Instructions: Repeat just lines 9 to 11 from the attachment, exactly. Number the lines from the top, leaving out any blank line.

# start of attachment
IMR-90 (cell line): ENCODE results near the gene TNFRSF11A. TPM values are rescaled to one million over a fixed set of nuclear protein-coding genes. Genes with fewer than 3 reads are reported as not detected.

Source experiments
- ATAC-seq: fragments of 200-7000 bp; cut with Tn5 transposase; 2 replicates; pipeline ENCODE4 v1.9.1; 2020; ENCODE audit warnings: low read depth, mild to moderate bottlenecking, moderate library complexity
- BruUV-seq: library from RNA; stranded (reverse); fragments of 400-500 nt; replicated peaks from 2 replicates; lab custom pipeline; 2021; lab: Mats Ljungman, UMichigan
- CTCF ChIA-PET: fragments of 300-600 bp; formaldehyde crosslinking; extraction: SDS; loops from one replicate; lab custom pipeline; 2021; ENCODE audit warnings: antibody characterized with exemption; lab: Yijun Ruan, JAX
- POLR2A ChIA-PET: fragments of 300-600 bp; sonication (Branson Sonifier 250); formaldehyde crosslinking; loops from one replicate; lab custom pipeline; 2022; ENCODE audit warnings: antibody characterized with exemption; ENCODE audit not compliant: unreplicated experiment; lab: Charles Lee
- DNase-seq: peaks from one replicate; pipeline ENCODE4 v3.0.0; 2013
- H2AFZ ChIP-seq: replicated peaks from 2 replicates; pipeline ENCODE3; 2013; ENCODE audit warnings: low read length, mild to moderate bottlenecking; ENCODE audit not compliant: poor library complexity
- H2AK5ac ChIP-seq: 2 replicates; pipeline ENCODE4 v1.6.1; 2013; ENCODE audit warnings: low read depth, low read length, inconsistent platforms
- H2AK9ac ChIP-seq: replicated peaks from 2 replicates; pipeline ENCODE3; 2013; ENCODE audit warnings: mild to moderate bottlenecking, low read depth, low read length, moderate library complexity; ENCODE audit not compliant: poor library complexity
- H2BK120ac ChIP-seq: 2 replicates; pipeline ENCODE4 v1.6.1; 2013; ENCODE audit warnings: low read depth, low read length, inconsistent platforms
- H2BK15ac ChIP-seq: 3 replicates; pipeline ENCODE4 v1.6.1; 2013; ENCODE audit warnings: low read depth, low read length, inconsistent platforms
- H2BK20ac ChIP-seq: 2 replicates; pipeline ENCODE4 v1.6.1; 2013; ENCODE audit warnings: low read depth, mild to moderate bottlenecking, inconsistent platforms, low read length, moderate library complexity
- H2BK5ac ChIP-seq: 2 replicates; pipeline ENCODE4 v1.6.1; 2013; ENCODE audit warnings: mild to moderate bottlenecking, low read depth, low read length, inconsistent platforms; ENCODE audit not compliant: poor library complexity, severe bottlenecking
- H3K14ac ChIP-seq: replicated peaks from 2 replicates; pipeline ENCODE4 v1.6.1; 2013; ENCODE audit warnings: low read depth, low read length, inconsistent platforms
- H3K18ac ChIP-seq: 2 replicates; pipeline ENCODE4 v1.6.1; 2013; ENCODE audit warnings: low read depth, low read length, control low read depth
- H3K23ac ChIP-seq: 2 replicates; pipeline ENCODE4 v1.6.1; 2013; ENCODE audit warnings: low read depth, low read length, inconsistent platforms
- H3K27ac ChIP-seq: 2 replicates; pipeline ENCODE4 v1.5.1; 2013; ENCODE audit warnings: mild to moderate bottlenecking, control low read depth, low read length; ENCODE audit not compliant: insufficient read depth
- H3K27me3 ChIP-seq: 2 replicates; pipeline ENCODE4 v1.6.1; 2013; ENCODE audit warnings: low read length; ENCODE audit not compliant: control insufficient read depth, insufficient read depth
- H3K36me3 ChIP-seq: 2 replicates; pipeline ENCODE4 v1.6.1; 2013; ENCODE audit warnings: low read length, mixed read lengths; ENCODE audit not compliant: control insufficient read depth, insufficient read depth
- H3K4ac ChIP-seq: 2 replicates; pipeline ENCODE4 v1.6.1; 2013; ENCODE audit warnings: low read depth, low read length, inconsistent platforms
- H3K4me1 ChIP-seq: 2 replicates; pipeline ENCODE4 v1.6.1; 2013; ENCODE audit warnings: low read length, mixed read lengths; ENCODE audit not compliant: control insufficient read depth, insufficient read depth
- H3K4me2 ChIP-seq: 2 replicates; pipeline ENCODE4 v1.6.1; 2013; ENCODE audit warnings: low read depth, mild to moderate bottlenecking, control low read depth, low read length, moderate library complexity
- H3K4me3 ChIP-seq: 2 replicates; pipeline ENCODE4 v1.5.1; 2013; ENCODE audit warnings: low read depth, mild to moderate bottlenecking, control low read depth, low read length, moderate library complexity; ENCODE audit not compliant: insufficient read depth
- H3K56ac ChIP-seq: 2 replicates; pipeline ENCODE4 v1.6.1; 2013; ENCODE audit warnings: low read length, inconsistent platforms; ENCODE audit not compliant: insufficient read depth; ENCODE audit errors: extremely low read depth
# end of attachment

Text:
- H2AK5ac ChIP-seq: 2 replicates; pipeline ENCODE4 v1.6.1; 2013; ENCODE audit warnings: low read depth, low read length, inconsistent platforms
- H2AK9ac ChIP-seq: replicated peaks from 2 replicates; pipeline ENCODE3; 2013; ENCODE audit warnings: mild to moderate bottlenecking, low read depth, low read length, moderate library complexity; ENCODE audit not compliant: poor library complexity
- H2BK120ac ChIP-seq: 2 replicates; pipeline ENCODE4 v1.6.1; 2013; ENCODE audit warnings: low read depth, low read length, inconsistent platforms